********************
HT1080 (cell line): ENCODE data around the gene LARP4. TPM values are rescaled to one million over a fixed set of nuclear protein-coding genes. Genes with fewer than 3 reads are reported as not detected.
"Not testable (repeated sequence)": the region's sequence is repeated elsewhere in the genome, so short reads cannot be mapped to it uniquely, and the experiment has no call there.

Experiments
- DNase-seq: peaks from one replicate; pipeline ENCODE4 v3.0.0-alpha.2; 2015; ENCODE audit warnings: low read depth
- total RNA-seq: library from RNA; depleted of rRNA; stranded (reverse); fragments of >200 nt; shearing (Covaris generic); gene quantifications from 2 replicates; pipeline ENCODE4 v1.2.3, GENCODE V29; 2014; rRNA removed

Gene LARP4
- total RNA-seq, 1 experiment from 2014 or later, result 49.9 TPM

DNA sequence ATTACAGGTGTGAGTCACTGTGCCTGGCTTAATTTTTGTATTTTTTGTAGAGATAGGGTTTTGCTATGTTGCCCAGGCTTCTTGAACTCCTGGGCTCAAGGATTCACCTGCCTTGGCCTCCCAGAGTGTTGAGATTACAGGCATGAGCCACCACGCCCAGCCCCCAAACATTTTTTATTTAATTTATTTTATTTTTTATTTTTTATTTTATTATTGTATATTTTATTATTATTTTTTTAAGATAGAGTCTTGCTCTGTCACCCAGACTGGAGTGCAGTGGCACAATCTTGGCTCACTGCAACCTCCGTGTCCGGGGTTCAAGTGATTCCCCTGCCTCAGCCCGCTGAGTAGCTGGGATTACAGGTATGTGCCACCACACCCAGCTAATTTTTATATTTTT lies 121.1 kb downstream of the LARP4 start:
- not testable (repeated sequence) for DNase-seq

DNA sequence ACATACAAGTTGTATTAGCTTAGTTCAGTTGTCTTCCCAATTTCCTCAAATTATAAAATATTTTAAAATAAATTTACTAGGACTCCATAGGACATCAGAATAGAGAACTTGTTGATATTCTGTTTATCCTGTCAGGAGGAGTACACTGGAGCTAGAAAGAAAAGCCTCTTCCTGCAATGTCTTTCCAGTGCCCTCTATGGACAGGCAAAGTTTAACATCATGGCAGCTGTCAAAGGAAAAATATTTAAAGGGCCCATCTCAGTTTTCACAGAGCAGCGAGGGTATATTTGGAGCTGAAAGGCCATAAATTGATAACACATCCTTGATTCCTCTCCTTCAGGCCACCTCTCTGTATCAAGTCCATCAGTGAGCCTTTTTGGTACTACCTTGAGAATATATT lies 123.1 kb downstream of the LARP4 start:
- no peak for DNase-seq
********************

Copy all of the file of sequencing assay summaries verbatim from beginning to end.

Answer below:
HT1080 (cell line): ENCODE data around the gene LARP4. TPM values are rescaled to one million over a fixed set of nuclear protein-coding genes. Genes with fewer than 3 reads are reported as not detected.
"Not testable (repeated sequence)": the region's sequence is repeated elsewhere in the genome, so short reads cannot be mapped to it uniquely, and the experiment has no call there.

Experiments
- DNase-seq: peaks from one replicate; pipeline ENCODE4 v3.0.0-alpha.2; 2015; ENCODE audit warnings: low read depth
- total RNA-seq: library from RNA; depleted of rRNA; stranded (reverse); fragments of >200 nt; shearing (Covaris generic); gene quantifications from 2 replicates; pipeline ENCODE4 v1.2.3, GENCODE V29; 2014; rRNA removed

Gene LARP4
- total RNA-seq, 1 experiment from 2014 or later, result 49.9 TPM

DNA sequence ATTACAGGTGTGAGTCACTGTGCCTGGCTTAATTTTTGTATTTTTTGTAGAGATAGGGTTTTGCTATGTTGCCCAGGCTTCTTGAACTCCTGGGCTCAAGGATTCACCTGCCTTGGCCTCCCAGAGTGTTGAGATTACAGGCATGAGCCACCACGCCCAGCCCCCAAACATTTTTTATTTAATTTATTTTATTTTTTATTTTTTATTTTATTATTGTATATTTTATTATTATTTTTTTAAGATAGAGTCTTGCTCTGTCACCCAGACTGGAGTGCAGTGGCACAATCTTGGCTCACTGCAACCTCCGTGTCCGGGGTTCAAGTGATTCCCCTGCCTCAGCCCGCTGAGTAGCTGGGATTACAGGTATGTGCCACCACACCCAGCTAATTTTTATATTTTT lies 121.1 kb downstream of the LARP4 start:
- not testable (repeated sequence) for DNase-seq

DNA sequence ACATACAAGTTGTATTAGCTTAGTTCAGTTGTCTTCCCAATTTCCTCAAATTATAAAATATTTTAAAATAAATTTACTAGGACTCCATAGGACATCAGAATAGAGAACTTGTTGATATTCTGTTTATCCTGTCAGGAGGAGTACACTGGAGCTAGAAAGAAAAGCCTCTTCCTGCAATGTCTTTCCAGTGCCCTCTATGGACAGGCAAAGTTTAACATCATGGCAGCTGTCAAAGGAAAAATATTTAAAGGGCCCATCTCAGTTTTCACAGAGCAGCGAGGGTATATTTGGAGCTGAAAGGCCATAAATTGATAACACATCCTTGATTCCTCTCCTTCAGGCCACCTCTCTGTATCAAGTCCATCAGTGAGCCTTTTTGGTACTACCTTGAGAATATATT lies 123.1 kb downstream of the LARP4 start:
- no peak for DNase-seq